In their book, Feingold and Prindiville report on a mock Constitutional Convention put on by conservatives in 2016: “George Washington–really an actor appearing on horseback via video–began the meeting: ‘I am presently concentrating my forces where I have no doubt that we are on the verge of a great and important victory,’ he declared.” 

The delegates “war-gamed the whole scenario,” according to Feingold and Prindiville’s book. “They wrote parliamentary rules, established committees and subcommittees, and drafted and debated proposed amendments.” 

You may think Article V is a forgotten, unused part of the Constitution, but these conservative advocates are serious, according to the authors. The people who put on the 2016 mock Constitutional Convention – the Convention of the States Project – did not respond to Chronicle requests for comment, but they’ve got plenty online to back their positions.  

“Only a Convention of States [Constitutional convention] has the power to repair the damage and halt the federal government from eroding the liberties of the sovereign citizens further,” according to a free “Pocket Guide,” which draws legal conclusions about the process that are disputed by Feingold and Prindiville’s book. 

It’s not at all clear that a new Constitutional Convention would follow the rules of the original one that founded the United States in 1787, but if it did, that’s a problem, according to Feingold. Each state would get one vote, which could tilt very conservative if delegates are selected by legislatures.  

A problem for Jews? 

Supporters listed in the “Pocket Guide” include conservatives like radio personality Mark Levin, Republican Florida Gov. Ron DeSantis, Jewish commentator Ben Shapiro, and commentator Sean Hannity, among many others.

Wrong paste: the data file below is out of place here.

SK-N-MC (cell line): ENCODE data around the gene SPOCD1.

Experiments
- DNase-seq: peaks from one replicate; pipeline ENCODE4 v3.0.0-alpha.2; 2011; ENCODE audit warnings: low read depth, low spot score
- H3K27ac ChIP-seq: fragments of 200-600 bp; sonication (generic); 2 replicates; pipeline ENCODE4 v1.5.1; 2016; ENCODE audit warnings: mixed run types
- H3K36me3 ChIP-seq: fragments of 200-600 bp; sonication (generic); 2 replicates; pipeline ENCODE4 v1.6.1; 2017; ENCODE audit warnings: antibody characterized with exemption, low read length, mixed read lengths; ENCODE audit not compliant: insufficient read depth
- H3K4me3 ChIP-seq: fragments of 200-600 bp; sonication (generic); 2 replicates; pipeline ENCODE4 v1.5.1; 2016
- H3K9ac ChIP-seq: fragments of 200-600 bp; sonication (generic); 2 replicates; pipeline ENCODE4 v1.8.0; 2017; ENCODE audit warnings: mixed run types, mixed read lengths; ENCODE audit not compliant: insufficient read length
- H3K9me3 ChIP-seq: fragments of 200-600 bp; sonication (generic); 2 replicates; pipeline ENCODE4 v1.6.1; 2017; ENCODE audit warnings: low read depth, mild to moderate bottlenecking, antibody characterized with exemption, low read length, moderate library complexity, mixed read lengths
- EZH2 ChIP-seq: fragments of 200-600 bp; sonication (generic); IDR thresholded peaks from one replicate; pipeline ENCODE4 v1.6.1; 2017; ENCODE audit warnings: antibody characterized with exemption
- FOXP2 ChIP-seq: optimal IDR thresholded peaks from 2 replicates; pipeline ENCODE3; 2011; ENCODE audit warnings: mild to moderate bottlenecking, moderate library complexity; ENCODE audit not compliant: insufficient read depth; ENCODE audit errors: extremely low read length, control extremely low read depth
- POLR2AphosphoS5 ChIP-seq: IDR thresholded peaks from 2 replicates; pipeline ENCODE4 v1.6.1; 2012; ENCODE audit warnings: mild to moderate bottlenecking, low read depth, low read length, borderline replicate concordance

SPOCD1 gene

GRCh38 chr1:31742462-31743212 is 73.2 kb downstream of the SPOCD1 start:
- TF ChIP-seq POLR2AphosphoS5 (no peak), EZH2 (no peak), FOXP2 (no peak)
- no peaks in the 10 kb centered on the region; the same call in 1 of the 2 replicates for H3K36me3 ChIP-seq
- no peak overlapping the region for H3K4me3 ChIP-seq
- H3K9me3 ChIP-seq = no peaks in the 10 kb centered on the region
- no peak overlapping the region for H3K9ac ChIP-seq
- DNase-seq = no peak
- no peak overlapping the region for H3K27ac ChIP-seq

But this is not a straight party lines issue, according to a Sept. 4, 2022, New York Times piece. There are those on the left who would like a convention, and some on the right worry about the Second Amendment. 

Feingold knows where he stands – he is opposed to a convention.  

“For most of us growing up in the 20th century, in the first part of the 21st century, who were Jewish, the American Constitution is seen as one of the greatest protections of our freedom, and our ability to lead our lives in ways that we could not in so many other countries in the world …. I think many of us have been brought up with, and I’ve grown up with, a deep faith in the Constitution,” Feingold said.  

“Those of us who have studied closely, whether Jewish or not, realize it’s not perfect; in fact, it had been terrible. At the beginning, there weren’t women or African Americans or Native Americans even represented. On the other hand, there were the principles of protecting freedom and broadening individual rights, of free speech of religious freedom. These things are foundational for American Jews, and Jews anywhere.